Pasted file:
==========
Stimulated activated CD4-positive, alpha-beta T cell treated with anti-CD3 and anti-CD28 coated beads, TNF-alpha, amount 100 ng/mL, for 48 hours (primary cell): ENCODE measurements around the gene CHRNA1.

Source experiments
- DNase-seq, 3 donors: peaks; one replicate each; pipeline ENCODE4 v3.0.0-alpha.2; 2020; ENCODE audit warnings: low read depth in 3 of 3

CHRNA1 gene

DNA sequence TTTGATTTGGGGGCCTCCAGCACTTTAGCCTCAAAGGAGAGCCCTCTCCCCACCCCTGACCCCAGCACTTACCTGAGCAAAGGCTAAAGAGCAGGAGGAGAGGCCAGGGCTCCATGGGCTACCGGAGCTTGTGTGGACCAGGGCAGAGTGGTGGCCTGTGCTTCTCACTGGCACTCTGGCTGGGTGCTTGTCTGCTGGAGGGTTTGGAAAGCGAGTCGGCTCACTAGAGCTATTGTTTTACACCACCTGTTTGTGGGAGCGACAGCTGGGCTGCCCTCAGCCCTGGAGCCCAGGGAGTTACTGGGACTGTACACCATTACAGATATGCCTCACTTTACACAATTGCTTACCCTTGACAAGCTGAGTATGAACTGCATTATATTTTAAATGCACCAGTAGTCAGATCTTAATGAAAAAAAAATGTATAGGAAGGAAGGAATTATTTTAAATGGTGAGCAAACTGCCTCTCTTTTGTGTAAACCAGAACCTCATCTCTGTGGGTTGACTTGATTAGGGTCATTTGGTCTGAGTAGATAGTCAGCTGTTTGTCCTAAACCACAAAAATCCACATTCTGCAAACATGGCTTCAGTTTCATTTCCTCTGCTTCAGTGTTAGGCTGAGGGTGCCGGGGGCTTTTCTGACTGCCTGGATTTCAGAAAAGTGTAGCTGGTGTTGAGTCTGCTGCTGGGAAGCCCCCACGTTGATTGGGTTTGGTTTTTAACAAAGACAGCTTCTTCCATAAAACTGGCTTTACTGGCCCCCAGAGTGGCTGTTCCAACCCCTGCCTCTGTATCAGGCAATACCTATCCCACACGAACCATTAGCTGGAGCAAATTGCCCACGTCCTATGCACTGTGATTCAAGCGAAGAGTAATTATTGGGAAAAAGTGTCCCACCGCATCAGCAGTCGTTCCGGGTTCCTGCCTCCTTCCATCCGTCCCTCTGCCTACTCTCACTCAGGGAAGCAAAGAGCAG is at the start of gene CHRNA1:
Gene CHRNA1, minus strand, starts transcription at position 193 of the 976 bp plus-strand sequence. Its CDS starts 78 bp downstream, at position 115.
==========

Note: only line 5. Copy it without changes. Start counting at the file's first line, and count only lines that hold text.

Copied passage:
DNA sequence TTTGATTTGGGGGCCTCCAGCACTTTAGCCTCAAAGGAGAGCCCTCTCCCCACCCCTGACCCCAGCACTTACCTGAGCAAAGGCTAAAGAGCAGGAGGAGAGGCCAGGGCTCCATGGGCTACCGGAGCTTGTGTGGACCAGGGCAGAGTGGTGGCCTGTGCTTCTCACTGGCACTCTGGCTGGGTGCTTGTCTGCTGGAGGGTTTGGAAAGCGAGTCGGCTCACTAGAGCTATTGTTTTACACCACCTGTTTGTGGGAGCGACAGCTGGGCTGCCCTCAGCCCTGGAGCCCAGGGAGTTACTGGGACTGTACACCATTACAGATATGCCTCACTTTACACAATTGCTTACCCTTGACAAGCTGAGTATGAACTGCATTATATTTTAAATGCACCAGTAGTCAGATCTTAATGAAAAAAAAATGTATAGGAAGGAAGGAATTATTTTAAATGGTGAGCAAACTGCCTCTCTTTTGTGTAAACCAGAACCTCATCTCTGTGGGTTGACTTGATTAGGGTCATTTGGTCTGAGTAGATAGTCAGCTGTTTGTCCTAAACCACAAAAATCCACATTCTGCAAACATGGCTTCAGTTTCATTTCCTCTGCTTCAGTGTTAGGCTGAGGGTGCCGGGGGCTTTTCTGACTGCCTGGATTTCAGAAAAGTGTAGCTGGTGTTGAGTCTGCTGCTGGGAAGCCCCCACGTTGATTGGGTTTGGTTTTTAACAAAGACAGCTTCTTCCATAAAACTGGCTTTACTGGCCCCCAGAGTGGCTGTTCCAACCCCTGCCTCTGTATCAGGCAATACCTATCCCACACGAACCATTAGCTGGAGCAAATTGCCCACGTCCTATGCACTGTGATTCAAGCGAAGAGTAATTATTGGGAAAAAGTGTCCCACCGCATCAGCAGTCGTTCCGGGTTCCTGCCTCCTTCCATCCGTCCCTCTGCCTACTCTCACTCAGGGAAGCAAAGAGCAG is at the start of gene CHRNA1: